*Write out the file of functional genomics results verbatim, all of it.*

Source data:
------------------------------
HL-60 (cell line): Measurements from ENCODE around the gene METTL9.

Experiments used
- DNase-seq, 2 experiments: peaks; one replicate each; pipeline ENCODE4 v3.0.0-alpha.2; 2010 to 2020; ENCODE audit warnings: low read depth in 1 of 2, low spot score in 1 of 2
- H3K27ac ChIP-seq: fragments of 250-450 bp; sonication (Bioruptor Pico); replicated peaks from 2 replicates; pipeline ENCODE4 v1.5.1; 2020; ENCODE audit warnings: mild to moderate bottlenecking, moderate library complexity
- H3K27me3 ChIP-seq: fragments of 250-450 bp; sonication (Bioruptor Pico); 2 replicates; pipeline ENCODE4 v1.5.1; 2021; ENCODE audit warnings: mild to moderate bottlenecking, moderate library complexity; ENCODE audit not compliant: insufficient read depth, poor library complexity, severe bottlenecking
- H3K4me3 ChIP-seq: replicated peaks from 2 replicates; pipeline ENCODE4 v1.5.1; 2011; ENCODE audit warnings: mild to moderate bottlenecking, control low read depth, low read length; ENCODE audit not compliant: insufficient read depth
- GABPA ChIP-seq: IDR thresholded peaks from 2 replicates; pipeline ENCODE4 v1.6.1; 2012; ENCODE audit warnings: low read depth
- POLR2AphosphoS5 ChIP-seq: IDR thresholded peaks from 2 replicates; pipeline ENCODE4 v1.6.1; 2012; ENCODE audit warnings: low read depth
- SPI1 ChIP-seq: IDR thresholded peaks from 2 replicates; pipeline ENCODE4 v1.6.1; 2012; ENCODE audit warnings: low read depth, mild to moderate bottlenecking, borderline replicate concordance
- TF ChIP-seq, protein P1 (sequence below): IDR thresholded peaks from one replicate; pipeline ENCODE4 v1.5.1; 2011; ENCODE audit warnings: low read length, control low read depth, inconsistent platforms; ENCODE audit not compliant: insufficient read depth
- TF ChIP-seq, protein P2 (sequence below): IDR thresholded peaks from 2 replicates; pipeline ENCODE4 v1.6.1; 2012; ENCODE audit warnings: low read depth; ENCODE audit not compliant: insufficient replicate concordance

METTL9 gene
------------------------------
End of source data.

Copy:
HL-60 (cell line): Measurements from ENCODE around the gene METTL9.

Experiments used
- DNase-seq, 2 experiments: peaks; one replicate each; pipeline ENCODE4 v3.0.0-alpha.2; 2010 to 2020; ENCODE audit warnings: low read depth in 1 of 2, low spot score in 1 of 2
- H3K27ac ChIP-seq: fragments of 250-450 bp; sonication (Bioruptor Pico); replicated peaks from 2 replicates; pipeline ENCODE4 v1.5.1; 2020; ENCODE audit warnings: mild to moderate bottlenecking, moderate library complexity
- H3K27me3 ChIP-seq: fragments of 250-450 bp; sonication (Bioruptor Pico); 2 replicates; pipeline ENCODE4 v1.5.1; 2021; ENCODE audit warnings: mild to moderate bottlenecking, moderate library complexity; ENCODE audit not compliant: insufficient read depth, poor library complexity, severe bottlenecking
- H3K4me3 ChIP-seq: replicated peaks from 2 replicates; pipeline ENCODE4 v1.5.1; 2011; ENCODE audit warnings: mild to moderate bottlenecking, control low read depth, low read length; ENCODE audit not compliant: insufficient read depth
- GABPA ChIP-seq: IDR thresholded peaks from 2 replicates; pipeline ENCODE4 v1.6.1; 2012; ENCODE audit warnings: low read depth
- POLR2AphosphoS5 ChIP-seq: IDR thresholded peaks from 2 replicates; pipeline ENCODE4 v1.6.1; 2012; ENCODE audit warnings: low read depth
- SPI1 ChIP-seq: IDR thresholded peaks from 2 replicates; pipeline ENCODE4 v1.6.1; 2012; ENCODE audit warnings: low read depth, mild to moderate bottlenecking, borderline replicate concordance
- TF ChIP-seq, protein P1 (sequence below): IDR thresholded peaks from one replicate; pipeline ENCODE4 v1.5.1; 2011; ENCODE audit warnings: low read length, control low read depth, inconsistent platforms; ENCODE audit not compliant: insufficient read depth
- TF ChIP-seq, protein P2 (sequence below): IDR thresholded peaks from 2 replicates; pipeline ENCODE4 v1.6.1; 2012; ENCODE audit warnings: low read depth; ENCODE audit not compliant: insufficient replicate concordance

METTL9 gene